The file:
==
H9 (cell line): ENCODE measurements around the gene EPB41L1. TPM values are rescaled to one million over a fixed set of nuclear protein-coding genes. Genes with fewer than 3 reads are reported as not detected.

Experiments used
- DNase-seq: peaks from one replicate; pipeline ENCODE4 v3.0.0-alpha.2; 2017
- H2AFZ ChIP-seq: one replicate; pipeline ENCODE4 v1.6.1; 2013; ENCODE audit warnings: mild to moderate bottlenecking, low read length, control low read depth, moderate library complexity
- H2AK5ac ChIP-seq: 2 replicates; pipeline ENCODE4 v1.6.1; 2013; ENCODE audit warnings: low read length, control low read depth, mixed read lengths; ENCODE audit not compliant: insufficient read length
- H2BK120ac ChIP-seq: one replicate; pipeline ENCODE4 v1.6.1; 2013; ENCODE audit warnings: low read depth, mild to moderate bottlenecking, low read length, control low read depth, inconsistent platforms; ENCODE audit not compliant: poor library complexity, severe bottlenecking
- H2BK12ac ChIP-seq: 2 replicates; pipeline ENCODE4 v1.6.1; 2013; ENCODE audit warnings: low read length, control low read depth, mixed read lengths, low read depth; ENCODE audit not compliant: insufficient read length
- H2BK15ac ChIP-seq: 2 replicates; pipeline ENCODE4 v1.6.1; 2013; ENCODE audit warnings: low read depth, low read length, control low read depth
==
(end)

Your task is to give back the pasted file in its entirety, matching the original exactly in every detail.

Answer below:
H9 (cell line): ENCODE measurements around the gene EPB41L1. TPM values are rescaled to one million over a fixed set of nuclear protein-coding genes. Genes with fewer than 3 reads are reported as not detected.

Experiments used
- DNase-seq: peaks from one replicate; pipeline ENCODE4 v3.0.0-alpha.2; 2017
- H2AFZ ChIP-seq: one replicate; pipeline ENCODE4 v1.6.1; 2013; ENCODE audit warnings: mild to moderate bottlenecking, low read length, control low read depth, moderate library complexity
- H2AK5ac ChIP-seq: 2 replicates; pipeline ENCODE4 v1.6.1; 2013; ENCODE audit warnings: low read length, control low read depth, mixed read lengths; ENCODE audit not compliant: insufficient read length
- H2BK120ac ChIP-seq: one replicate; pipeline ENCODE4 v1.6.1; 2013; ENCODE audit warnings: low read depth, mild to moderate bottlenecking, low read length, control low read depth, inconsistent platforms; ENCODE audit not compliant: poor library complexity, severe bottlenecking
- H2BK12ac ChIP-seq: 2 replicates; pipeline ENCODE4 v1.6.1; 2013; ENCODE audit warnings: low read length, control low read depth, mixed read lengths, low read depth; ENCODE audit not compliant: insufficient read length
- H2BK15ac ChIP-seq: 2 replicates; pipeline ENCODE4 v1.6.1; 2013; ENCODE audit warnings: low read depth, low read length, control low read depth